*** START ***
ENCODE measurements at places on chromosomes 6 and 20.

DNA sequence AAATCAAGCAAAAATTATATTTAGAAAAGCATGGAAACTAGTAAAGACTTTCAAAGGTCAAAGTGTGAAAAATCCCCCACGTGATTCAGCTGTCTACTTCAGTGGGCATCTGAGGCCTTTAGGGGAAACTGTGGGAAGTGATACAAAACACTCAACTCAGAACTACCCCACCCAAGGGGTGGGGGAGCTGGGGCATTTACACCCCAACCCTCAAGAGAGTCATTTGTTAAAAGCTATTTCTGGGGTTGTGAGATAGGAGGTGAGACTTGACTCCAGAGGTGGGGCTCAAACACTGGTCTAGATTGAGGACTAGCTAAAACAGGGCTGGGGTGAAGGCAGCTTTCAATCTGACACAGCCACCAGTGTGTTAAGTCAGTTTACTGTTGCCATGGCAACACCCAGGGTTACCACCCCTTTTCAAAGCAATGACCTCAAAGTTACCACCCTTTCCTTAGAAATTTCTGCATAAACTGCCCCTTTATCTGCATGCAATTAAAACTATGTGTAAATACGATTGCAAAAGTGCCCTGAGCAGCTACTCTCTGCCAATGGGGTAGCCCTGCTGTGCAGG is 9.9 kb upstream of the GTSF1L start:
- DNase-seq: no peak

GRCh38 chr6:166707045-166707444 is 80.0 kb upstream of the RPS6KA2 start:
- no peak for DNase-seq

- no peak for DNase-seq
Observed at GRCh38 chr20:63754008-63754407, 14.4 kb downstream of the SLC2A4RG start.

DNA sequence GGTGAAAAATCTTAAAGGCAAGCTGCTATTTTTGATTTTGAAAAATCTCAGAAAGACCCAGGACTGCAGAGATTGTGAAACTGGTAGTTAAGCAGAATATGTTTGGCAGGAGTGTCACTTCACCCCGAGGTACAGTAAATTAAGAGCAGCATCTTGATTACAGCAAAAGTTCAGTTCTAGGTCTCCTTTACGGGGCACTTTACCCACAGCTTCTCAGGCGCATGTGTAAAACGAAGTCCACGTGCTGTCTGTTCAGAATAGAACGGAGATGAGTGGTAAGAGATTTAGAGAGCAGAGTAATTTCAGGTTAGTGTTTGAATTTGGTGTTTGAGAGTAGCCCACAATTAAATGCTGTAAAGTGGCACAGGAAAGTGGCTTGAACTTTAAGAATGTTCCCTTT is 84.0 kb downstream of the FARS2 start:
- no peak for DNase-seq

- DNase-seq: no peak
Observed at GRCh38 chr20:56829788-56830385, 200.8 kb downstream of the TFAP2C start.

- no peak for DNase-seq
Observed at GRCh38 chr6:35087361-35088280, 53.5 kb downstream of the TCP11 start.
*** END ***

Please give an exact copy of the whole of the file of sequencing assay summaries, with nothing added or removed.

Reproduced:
ENCODE measurements at places on chromosomes 6 and 20.

DNA sequence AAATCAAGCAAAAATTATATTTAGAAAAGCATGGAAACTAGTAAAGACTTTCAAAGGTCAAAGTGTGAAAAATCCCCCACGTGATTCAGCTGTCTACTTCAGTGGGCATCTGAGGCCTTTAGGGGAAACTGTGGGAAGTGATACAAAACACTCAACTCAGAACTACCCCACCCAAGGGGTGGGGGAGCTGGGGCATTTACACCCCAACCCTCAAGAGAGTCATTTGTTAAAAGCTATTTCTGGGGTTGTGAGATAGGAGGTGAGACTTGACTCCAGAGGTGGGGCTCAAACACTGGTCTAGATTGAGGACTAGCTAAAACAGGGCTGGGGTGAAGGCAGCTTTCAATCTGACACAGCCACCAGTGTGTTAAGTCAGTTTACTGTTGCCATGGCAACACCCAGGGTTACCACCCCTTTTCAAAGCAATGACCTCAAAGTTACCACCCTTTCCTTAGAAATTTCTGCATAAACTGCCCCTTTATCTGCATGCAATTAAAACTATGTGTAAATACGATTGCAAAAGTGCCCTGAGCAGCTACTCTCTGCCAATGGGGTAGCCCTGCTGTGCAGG is 9.9 kb upstream of the GTSF1L start:
- DNase-seq: no peak

GRCh38 chr6:166707045-166707444 is 80.0 kb upstream of the RPS6KA2 start:
- no peak for DNase-seq

- no peak for DNase-seq
Observed at GRCh38 chr20:63754008-63754407, 14.4 kb downstream of the SLC2A4RG start.

DNA sequence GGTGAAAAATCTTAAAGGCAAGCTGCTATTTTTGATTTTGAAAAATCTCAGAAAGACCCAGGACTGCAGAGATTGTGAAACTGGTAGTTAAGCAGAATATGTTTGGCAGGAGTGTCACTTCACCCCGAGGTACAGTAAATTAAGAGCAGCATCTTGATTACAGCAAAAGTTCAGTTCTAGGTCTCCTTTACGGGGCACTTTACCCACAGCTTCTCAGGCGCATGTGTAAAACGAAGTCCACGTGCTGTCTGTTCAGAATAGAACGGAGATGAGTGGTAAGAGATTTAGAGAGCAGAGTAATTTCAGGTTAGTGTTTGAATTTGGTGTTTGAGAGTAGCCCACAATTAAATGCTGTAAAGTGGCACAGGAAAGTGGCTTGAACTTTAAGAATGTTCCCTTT is 84.0 kb downstream of the FARS2 start:
- no peak for DNase-seq

- DNase-seq: no peak
Observed at GRCh38 chr20:56829788-56830385, 200.8 kb downstream of the TFAP2C start.

- no peak for DNase-seq
Observed at GRCh38 chr6:35087361-35088280, 53.5 kb downstream of the TCP11 start.